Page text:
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Polish restaurants

It's a smorgasboard at Staropolska!

I’ve known for many years of the significant Polish population here in Chicago. I’ve had a Polish sausage and kraut, many times, and loved it, but I hadn’t yet sat in an establishment and welcomed in hoards of their food, until yesterday. Feeling both sluggish and exorbitantly hungry, we thought we’d join our favorite Chicago cohorts for some winter comfort food in the heat of summer. Not sure what we were thinking but we could not be deterred. And so we were off, luckily in the breeze filled open windowed vehicle my brother owns, heading due west on Belmont, way the hell out there, beyond California, nearly beyond the city limits, to Staropolska! Our very dear friend told us his Staropolska story the night before and it was no surprise we were all craving it the next night. Each stop light built on the ever-increasing hunger and diminishing patience. I could only imagine the hungry woman meals of meat and potatoes I was about to shove ever so delicately into my all too active mouth. We had learned this place closed at 8:30, on a Saturday, so we opted for the early bird dinner and left around 6. I can inform you now that it does not matter when you go, if you arrive at 8 you’ll still feed your face, you just may not be able to hang around for rounds two and three. I respectfully suggest you arrive early.

We walk in and are each hit with a heavy dose of nostalgia. It reminds me of the many cafeteria style, buffet restaurants we used to frequent as a kid. I’m half embarrassed to admit this, as these business aren’t providing the best product, but you feed your family at a reasonable price and I don’t remember hating the food; in fact, I loved it. Given the promise of an infinite supply makes you see meat flavored stars, and the smell of survival food that strikes your amygdala tells your brain you’re in a safe place. All is well, healthy, and satisfying.

We sat in a comfy, tall booth, and remarked on our connectedness to our childhoods and to various countries in Europe. A pretty, no-nonsense, Polish server greeted us and immediately asked which soup we’d prefer. She spoke rapid Polish and English with a thick Polish accent. Needless to say, she repeated herself a fair amount. The two soups were a Stew Soup and a Beet soup with hardboiled egg. Half of us ordered the beet, the other the stew. Both were excellent, but the beet soup was special. It was vibrantly red, like fresh blood, and the flavor of liquified beets, the broth, and hardboiled egg was so surprising and delicious. We slurped, gulped some of our Polish beers and moved on to the buffet line.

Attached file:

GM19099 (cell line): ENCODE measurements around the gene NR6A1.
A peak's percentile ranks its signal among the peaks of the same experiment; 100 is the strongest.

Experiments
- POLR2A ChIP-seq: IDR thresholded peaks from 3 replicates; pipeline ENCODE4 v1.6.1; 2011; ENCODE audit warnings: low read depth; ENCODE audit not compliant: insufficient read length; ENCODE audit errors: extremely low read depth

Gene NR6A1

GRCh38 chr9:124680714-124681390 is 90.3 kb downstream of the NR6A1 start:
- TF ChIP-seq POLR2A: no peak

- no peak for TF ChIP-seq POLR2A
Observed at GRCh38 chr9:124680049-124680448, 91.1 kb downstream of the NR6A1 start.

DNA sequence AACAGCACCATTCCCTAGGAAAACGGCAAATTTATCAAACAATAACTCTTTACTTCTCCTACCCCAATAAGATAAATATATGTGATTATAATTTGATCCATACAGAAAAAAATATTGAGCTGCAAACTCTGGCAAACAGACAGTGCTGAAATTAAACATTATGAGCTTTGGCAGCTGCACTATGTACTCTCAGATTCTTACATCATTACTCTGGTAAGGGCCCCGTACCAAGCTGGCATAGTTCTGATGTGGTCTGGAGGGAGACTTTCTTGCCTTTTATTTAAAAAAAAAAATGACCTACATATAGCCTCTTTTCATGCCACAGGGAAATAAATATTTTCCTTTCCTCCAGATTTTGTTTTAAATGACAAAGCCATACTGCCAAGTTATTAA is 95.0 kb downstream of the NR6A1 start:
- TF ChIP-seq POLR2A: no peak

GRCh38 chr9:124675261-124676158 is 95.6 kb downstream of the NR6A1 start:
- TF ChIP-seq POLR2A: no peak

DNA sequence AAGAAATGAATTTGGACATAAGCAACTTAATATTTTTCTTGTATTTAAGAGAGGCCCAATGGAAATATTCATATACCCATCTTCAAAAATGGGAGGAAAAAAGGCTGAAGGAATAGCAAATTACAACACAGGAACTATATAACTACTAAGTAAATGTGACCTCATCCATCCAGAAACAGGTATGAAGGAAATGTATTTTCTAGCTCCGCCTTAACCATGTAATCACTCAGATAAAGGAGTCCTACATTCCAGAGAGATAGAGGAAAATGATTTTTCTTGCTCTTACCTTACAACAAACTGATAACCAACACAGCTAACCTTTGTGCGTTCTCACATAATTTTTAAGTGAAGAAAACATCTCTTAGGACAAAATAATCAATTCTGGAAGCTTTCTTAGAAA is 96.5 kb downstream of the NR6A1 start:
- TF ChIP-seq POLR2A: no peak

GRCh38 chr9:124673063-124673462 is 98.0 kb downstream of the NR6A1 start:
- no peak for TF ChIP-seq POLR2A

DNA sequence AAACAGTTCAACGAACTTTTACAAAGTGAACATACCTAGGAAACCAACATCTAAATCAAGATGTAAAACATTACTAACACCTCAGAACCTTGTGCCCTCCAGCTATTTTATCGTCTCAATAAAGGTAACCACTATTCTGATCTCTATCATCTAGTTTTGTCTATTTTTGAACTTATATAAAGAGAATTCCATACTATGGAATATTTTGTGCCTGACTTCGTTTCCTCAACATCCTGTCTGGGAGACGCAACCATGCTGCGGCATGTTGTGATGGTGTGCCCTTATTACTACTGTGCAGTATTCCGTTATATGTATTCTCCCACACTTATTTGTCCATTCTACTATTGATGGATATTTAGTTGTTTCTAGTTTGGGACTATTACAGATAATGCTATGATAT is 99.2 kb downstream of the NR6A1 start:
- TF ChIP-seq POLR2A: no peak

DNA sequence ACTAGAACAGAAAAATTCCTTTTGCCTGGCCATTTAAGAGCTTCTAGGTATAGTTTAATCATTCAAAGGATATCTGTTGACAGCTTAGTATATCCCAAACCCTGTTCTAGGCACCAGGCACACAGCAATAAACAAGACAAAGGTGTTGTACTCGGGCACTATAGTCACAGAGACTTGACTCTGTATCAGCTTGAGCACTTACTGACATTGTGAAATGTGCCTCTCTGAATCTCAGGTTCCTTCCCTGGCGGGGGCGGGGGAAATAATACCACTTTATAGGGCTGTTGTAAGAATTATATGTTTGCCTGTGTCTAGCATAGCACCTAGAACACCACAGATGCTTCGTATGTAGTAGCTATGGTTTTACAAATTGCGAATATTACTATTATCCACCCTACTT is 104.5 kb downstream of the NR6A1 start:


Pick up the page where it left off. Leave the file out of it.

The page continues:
My girlfriend is a vegetarian, not frustratingly strict luckily, but I still felt sorry for her. This place was replete with meat. Sausages, patties, roasted chicken, fried chicken, roast pork, head cheese, and many other concoctions and combinations I cannot even recall. Not to worry though, this place was robust with little surprises and like the fatties we are, we shoved a million things on our plate, including various potato dishes, kraut recipes, and pierogis. Oh the pierogis. I bypassed salad and dessert without even thinking and piled everything warm I could on my seemingly tiny plate.

The sausage was juicy and flavorful, as were the patties, chicken and especially the roast. My favorite; however, didn’t contain meat at all. First there were the Polish equivalent of gnocchi, Italian potato dumplings that resemble something like a thick pasta, but like ravioli without filling, very buttery, very smooth, quite tasty. There was an excellent potato and onion perogie that we all devoured, on top of a cavalcade of varying potato dishes, warm and cold. All good. The best for me would possibly fall into the dessert realm but I prefer it as a side dish/snack. Similar to the consistency of a pierogi, thick pasta sheets are filled with a sweet ricotta mixture, again reminding me of Italy, but with an excellent Polish spin. Savory on the outside, warm, soft and slightly sweet on the inside. If it weren’t such a trek, I’d go back right this second for more.

This place is $11 for all you can eat. In this ridiculously unsuccessful economy, combined with living in an expensive city, finding places providing more bang for your buck in tandem with great tasting, hearty food, Staropolska also gives those with differing backgrounds insight into the Polish ways of life. They’re an interesting people and they eat soulful, stick to your ribs food. It made me miss living in Europe, miss my childhood and for a split second, miss cold weather. We waddled home rubbing our bellies, ready for bed. Sat.Is.Fied. Eat this, followed by a bunch of grass and sticks. You'll be ready to hibernate.

As always, broaden your mind by exploring foods from different cultures than your own. I’m always left pleasantly surprised, with a new lasting memory. Enjoy.